Here’s Why We Celebrate Groundhog Day in the First Place

The surprising history of Groundhog Day and Punxsutawney Phil's rise to fame goes back thousands of years.

What is Groundhog Day, anyway?

Every year on February 2, crowds gather at Gobbler’s Knob in Punxsutawney, Pennsylvania, to watch a groundhog emerge for the day—just like in the classic Bill Murray film Groundhog Day. You know the drill. If he sees his shadow and promptly runs back to his burrow, bad news: There will be six more weeks of winter. But if he doesn’t see his shadow, spring is right around the corner.

In reality, groundhogs don’t make the best meteorologists, and poor Punxsutawney Phil doesn’t have a great track record. As of 2021, he’d made the right call just 39 percent of the time, according to Stormfax. So how did the bizarre tradition of Groundhog Day get its start? We did a little investigating and got to the bottom of Groundhog Day’s history and evolution.

What is the history behind Groundhog Day?

The roots of Groundhog Day aren’t as random as they might seem. The beginning of February marks the halfway point between the winter solstice (the shortest day of the year) and the spring equinox (when night and day are about the same length). Pagans would celebrate February 1 or 2 with a festival of light to mark the start of spring. According to Gaelic legend, if the goddess Cailleach wanted a long winter, she’d make the day bright so she’d have sunlight to gather more firewood. But if it was a cloudy or dreary day, she’d stay in because spring was on its way.

Medieval Christians adapted the festival and handed out candles. This feast day, called Candlemas, falls 40 days after Christmas, marking the end of the period when Jewish tradition would have considered Jesus’ mother unclean after giving birth. She would have been allowed to worship in the temple again, so February 2 is also considered the day that baby Jesus would have been presented there for the first time.

One old English song also connects Candlemas to the weather:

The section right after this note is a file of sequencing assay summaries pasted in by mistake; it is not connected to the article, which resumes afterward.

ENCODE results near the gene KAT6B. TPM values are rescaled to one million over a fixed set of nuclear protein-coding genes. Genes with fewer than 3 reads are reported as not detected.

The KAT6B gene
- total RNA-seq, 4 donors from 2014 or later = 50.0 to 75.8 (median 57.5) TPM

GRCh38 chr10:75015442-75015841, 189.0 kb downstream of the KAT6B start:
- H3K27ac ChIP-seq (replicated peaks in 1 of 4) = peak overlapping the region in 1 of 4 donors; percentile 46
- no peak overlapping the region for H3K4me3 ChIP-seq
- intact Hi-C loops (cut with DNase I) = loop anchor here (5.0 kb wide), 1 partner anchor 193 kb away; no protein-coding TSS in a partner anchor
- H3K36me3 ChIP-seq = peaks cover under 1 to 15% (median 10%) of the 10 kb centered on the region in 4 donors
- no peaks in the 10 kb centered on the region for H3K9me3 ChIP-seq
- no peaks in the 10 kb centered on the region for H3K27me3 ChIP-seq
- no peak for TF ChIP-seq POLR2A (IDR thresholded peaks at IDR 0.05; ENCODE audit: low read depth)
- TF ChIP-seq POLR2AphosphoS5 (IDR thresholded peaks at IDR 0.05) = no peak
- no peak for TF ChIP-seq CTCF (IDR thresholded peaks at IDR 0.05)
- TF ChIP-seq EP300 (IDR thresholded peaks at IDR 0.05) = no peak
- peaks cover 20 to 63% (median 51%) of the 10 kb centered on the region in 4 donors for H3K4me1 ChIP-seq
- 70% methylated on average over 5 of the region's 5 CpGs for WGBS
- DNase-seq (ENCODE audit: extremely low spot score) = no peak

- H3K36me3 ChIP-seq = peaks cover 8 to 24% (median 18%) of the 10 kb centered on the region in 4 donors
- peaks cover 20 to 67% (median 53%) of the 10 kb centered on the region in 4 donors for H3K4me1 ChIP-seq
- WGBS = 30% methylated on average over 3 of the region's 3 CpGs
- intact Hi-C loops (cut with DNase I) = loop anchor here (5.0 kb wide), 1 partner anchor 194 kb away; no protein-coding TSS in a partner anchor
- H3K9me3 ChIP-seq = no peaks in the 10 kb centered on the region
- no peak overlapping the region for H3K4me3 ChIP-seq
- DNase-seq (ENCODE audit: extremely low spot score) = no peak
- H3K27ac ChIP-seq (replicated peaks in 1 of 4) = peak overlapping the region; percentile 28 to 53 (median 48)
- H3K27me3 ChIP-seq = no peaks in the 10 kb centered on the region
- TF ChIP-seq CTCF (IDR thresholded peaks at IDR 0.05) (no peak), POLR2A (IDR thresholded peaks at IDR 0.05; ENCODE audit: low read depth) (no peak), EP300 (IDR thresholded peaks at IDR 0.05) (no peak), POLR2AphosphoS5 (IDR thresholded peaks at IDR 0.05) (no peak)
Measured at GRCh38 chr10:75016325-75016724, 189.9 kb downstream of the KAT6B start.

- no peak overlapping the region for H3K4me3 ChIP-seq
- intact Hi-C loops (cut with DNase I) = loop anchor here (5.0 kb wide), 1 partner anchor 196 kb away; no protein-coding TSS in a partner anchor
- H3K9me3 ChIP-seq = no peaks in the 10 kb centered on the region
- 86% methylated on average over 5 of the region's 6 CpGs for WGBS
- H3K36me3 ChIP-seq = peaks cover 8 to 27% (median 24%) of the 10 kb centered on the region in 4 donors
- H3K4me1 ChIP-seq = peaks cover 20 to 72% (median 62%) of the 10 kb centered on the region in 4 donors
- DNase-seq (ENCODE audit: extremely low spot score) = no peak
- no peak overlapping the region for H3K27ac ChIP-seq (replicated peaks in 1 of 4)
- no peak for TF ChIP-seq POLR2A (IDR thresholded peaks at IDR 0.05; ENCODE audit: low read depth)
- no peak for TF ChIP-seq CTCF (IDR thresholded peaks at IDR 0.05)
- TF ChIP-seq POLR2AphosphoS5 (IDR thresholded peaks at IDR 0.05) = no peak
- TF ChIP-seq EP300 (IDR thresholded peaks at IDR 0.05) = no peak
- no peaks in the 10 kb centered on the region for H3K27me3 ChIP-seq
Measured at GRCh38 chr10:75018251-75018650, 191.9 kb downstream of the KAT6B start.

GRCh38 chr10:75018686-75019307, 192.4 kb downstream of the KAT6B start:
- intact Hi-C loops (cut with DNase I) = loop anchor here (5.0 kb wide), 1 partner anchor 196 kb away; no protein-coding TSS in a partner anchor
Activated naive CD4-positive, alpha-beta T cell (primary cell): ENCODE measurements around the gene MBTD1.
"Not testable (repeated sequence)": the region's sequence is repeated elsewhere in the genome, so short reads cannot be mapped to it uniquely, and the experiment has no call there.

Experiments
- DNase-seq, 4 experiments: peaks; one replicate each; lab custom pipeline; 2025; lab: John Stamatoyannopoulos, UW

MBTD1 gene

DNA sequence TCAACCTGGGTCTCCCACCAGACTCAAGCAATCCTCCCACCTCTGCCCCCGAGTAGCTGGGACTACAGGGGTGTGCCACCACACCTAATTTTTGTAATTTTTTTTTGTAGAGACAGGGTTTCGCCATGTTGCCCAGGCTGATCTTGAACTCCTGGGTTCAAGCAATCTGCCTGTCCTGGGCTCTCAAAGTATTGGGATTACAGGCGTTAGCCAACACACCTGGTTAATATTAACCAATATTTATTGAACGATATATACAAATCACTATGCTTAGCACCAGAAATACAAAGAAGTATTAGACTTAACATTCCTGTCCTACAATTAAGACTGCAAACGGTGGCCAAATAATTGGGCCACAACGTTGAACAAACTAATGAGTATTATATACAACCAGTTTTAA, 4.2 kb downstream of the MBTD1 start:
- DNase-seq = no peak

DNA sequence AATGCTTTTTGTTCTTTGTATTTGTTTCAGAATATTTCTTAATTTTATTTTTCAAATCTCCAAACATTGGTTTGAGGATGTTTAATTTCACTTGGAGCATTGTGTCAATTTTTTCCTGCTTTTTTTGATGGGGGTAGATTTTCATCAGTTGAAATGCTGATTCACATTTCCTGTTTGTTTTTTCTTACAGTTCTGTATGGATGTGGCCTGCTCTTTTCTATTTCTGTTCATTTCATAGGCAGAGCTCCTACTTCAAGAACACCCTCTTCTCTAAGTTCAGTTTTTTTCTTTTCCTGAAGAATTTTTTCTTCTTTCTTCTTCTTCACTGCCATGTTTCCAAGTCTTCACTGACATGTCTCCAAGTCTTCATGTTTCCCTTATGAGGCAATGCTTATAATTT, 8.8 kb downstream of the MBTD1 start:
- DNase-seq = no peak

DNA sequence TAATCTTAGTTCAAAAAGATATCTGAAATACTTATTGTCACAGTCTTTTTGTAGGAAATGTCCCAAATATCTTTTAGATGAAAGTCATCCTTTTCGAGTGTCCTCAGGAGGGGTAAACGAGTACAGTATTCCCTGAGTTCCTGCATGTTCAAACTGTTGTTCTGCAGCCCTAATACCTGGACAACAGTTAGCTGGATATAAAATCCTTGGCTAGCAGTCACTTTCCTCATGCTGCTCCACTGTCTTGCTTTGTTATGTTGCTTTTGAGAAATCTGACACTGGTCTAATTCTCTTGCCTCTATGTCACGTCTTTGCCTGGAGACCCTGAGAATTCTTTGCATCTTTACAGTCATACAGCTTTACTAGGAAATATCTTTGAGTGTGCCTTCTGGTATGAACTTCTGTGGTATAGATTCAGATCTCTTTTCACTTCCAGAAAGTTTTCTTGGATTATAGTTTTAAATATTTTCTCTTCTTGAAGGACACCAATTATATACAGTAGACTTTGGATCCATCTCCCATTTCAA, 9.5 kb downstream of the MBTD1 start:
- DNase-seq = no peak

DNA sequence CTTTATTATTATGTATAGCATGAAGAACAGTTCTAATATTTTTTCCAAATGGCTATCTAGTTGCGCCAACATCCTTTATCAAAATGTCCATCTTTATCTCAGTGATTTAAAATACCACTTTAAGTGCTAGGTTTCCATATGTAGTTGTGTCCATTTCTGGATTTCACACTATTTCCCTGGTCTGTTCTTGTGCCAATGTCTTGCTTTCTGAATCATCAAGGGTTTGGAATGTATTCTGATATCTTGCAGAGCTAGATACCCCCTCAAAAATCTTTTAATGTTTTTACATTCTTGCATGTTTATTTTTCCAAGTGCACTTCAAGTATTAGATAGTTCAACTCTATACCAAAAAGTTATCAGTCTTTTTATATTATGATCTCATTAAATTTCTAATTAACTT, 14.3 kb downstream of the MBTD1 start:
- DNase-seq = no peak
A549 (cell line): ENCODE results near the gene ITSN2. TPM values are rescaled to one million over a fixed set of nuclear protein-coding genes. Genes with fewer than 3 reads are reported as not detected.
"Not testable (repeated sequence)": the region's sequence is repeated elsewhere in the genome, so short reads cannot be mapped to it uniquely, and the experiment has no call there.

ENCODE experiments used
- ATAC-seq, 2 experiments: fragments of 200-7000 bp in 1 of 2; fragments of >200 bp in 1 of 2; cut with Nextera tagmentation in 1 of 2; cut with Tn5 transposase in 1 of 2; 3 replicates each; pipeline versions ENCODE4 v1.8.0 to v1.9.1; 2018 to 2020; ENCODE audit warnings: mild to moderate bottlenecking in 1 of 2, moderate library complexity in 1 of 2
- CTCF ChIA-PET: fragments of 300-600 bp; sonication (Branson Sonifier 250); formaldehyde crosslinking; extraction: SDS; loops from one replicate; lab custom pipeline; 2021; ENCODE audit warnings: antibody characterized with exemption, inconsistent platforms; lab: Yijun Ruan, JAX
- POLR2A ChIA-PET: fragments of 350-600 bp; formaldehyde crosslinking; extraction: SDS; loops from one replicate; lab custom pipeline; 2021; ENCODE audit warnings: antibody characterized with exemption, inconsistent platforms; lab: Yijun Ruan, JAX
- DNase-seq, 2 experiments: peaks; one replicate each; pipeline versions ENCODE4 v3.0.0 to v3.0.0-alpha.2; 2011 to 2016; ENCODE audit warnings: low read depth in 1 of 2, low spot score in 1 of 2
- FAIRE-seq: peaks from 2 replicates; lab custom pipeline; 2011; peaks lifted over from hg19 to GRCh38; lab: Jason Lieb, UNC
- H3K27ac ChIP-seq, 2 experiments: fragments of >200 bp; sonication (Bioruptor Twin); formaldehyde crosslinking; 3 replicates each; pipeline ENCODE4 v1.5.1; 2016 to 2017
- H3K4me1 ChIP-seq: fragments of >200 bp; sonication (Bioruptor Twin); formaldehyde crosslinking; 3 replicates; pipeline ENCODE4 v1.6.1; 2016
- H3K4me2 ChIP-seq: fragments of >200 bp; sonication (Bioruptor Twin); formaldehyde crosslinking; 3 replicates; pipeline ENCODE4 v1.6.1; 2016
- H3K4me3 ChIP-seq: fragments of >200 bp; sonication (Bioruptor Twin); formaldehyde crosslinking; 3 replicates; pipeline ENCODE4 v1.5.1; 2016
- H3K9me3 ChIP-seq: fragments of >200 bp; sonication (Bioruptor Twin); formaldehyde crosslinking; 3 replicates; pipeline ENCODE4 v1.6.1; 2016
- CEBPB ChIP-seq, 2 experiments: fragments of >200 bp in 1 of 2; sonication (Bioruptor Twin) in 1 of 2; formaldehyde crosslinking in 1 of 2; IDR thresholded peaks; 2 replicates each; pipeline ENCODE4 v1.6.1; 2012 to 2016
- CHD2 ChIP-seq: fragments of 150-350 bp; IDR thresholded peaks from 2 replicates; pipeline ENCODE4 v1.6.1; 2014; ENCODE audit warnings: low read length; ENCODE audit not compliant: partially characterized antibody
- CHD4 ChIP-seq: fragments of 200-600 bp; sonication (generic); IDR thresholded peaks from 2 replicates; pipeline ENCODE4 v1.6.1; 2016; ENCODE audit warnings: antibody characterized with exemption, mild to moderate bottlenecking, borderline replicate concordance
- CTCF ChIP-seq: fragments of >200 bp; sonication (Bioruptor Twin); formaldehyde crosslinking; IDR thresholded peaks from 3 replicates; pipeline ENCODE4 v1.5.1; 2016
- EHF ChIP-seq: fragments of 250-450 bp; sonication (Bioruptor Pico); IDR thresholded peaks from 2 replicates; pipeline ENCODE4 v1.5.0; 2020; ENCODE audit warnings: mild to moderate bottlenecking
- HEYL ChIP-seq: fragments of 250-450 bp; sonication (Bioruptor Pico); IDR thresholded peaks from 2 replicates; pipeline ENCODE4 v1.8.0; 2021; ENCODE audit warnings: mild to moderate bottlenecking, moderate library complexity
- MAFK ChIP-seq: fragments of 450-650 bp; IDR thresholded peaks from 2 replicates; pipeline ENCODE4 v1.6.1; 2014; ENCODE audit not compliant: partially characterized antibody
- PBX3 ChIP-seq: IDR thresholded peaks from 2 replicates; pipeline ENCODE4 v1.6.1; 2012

“If Candlemas be fair and bright,
Winter has another flight.
If Candlemas brings clouds and rain,
Winter will not come again.”

Eventually, Europeans started looking to animals’ hibernation patterns on Candlemas to predict the weather. Some watched to see if bears would come out of their dens, while the English looked for hedgehogs, and the French waited for marmots.

Germans, whose tradition said a badger would walk out of its hole if there was snow but retreat back inside if the sun was out, brought the custom to the United States. The Pennsylvania Dutch gave it their own twist by replacing badgers with groundhogs, probably because the hibernating animals were so common in the Keystone State.

In 1887, watching for Punxsutawney Phil became an official event. Since then, other cities have started looking to their own groundhogs, like New York’s Staten Island Chuck and Georgia’s General Beauregard Lee. Whichever furry forecaster is your trusted favorite, cross your fingers for a speedy, shadow-free spring. Now that you know Groundhog Day’s history, check out these other famous groundhogs that aren’t Punxsutawney Phil.

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Marissa Laliberte
Marissa Laliberte-Simonian is a London-based associate editor with the global promotions team at WebMD’s Medscape.com and was previously a staff writer for Reader's Digest. Her work has also appeared in Business Insider, Parents magazine, CreakyJoints, and the Baltimore Sun. You can find her on Instagram @marissasimonian.